The Swede went on to sign a five-year contract worth $22 million with the Lightning – about $500,000 more per year than the Rangers’ offer – and wasn’t necessarily happy about it, venting first to a Swedish media outlet and then others that he was upset over the negotiations, or, in his mind, lack thereof, and had badly wanted to remain in New York.
“All I wanted was really to stay,” Stralman told Don Brennan of the Ottawa Sun in May 2015. “I was very disappointed that they didn’t show more interest than they did.
“I really gave my heart and soul for that team for three years and I thought they could have handled it with a little more respect. I thought with them moving in another direction, that’s totally fine. It’s just a matter of communication, instead of just keeping quiet then pulling the move at 12:01 on deadline day. That was disappointing. It was tough.”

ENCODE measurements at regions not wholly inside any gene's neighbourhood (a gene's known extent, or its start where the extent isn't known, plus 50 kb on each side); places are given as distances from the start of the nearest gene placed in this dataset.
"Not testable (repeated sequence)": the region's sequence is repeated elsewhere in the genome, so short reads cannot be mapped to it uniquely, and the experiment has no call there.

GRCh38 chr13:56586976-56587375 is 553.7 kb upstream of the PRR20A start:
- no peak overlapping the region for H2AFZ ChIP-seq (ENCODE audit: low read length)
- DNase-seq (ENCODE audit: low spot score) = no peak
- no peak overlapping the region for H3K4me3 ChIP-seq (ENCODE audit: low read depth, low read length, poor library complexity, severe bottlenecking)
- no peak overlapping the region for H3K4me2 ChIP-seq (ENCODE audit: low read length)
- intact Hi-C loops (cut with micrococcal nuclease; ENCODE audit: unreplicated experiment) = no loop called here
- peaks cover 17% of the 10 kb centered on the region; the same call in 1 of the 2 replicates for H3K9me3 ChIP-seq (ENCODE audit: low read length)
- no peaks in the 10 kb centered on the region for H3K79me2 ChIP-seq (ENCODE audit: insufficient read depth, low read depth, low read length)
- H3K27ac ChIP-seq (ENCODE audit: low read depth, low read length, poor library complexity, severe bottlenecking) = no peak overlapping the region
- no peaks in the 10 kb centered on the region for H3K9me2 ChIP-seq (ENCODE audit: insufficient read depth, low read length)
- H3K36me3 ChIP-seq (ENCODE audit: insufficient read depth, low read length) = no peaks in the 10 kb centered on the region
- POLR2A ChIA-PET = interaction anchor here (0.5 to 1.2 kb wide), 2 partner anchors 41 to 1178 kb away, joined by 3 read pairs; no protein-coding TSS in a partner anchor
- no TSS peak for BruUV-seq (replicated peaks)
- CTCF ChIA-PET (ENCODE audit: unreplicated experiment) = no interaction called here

Whatever the truth regarding the situation, here’s the truth as told by the NHL’s enhanced stats Shot Attempts category, which mirrors the Corsi statistic:
Stralman’s SAT totals for last four seasons:
- 2013-14, Rangers: +318 (sixth in league among defensemen)
- 2014-15, Lightning: +279 (seventh among defensemen)
- 2015-16, Lightning: +201 (15th)
- 2016-17, Lightning: +60 (56th)
Yes, there appears to be a steady decline in those numbers, but they remain in the outstandingly positive territory, with the Rangers and then the Lightning enjoying many more shots at opponents’ nets when Stralman was on the ice. Now let’s compare Girardi’s SAT totals during that same span, leaving out his rank in order to avoid the appearance of piling on (suffice it to say, the past three years’ totals were all near the bottom of the league):
- 2013-14: -3
- 2014-15: -216
- 2015-16: -235
- 2016-17: -389